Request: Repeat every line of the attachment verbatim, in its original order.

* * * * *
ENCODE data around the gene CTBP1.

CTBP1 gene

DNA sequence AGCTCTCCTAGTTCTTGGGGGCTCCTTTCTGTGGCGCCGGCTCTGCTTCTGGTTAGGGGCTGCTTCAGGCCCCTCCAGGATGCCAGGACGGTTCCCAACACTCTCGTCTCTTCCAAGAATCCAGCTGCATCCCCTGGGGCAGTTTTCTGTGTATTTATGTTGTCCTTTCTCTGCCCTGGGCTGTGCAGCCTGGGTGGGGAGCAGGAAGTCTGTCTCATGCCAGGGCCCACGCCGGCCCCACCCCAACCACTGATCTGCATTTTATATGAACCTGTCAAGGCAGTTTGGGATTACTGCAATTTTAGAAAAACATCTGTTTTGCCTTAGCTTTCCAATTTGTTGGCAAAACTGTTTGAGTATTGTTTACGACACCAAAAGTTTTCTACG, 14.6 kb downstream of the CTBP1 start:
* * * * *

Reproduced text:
ENCODE data around the gene CTBP1.

CTBP1 gene

DNA sequence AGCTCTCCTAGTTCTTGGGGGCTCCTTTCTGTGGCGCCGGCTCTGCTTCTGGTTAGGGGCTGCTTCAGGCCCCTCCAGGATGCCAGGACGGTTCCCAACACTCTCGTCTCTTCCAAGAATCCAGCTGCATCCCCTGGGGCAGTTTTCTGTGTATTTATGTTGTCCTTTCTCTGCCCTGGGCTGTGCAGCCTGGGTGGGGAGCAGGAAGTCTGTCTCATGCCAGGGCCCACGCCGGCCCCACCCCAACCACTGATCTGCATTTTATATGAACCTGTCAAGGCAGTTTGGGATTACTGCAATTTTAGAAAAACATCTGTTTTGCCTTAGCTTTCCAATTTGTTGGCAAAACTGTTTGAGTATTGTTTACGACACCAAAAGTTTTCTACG, 14.6 kb downstream of the CTBP1 start: